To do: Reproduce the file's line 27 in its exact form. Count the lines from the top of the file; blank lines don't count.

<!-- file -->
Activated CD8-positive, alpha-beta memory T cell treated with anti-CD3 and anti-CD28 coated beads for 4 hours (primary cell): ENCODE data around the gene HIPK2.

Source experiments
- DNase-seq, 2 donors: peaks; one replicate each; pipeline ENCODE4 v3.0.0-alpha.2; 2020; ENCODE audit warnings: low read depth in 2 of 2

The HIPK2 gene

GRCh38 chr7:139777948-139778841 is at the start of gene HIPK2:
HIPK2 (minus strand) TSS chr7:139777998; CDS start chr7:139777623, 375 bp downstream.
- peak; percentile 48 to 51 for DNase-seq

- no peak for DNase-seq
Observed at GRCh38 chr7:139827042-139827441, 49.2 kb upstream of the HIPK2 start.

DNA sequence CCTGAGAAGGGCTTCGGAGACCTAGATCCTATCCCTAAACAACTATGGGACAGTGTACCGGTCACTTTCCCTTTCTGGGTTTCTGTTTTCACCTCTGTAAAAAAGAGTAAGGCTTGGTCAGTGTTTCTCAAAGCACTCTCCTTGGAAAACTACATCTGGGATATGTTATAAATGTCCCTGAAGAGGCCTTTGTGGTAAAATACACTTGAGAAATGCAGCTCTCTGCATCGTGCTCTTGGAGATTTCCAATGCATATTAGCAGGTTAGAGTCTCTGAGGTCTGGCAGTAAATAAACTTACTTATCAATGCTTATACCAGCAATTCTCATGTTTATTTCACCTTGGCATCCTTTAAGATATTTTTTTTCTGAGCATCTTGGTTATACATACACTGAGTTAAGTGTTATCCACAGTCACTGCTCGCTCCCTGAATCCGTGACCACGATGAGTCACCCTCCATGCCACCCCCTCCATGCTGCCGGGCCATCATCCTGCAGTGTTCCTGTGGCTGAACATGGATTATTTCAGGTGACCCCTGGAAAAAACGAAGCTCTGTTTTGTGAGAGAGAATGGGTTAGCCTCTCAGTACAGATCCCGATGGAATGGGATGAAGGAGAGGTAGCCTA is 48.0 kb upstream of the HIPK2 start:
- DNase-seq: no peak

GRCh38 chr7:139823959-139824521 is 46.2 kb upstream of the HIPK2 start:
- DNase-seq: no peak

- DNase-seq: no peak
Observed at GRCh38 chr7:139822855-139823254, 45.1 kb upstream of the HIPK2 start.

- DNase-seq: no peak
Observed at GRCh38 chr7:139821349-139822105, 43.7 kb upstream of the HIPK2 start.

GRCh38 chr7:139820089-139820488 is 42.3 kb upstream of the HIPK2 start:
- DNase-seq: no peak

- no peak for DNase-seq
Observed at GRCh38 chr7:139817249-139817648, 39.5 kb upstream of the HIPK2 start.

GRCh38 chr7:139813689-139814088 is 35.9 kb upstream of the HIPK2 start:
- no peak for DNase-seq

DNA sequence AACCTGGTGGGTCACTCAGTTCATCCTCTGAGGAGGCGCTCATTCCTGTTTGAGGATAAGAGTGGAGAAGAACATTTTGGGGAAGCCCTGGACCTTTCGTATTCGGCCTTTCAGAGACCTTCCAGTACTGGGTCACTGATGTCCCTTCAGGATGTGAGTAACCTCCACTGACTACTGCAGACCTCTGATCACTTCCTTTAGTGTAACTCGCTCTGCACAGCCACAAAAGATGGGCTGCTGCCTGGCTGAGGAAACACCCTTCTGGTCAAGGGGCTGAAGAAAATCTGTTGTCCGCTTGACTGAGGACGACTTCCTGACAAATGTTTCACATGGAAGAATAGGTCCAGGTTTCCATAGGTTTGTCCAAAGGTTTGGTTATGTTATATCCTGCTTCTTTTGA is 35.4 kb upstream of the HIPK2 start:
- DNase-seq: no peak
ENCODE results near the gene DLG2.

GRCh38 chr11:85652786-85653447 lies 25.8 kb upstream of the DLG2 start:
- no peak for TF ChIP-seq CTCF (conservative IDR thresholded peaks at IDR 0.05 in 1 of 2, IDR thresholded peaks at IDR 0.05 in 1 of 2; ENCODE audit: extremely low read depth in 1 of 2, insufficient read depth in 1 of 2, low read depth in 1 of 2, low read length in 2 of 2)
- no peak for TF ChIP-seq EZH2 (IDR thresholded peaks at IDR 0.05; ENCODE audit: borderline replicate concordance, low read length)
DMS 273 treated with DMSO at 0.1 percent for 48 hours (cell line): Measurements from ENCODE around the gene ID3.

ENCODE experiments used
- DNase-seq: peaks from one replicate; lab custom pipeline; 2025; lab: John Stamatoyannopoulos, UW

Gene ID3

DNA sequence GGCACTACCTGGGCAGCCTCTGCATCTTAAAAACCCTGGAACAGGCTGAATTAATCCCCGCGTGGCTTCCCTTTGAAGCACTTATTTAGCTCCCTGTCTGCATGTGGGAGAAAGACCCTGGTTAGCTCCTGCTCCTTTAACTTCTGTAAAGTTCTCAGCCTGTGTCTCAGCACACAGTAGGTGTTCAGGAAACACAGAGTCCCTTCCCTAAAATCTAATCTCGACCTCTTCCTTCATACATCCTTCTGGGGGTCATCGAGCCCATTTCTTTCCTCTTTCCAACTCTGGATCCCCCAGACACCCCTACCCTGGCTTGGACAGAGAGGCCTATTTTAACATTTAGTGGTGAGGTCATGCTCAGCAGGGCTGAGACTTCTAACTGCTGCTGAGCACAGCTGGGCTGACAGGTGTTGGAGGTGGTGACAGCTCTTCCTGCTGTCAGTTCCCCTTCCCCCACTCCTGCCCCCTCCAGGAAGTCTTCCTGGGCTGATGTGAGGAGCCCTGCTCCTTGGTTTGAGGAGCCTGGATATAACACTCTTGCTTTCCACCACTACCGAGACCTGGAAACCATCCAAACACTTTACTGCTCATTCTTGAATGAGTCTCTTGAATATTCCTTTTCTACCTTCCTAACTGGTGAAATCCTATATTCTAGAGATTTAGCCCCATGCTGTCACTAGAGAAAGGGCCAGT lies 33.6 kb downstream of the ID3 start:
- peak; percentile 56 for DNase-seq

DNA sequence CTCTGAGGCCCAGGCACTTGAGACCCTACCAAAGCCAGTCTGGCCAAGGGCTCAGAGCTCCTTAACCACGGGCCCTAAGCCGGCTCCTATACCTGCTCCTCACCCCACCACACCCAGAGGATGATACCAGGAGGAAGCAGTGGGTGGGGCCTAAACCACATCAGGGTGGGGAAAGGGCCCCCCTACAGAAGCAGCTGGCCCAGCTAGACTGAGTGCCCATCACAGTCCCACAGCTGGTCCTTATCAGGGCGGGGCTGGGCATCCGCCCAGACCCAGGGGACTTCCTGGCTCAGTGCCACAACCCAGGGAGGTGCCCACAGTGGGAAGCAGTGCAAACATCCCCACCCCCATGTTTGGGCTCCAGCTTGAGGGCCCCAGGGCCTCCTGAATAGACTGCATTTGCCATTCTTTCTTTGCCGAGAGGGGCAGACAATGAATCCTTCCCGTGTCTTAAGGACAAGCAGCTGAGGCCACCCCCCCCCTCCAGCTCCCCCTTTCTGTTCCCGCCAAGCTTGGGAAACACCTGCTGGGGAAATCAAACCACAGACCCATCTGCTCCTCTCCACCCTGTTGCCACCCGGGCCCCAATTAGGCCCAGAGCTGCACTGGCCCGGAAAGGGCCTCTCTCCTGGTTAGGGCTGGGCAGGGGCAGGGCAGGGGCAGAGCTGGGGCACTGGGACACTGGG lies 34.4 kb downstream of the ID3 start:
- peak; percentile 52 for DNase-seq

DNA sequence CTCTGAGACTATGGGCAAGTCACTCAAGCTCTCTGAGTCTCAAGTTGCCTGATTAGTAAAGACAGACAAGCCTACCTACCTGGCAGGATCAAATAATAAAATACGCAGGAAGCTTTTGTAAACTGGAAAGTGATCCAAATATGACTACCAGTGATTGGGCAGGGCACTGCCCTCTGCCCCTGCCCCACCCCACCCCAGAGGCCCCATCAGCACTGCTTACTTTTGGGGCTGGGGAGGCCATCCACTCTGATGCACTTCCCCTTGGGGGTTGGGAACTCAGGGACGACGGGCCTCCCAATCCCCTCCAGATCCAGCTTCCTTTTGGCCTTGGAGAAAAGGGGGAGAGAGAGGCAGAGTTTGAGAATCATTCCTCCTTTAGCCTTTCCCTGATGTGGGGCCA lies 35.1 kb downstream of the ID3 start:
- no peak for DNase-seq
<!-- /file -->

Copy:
GRCh38 chr11:85652786-85653447 lies 25.8 kb upstream of the DLG2 start: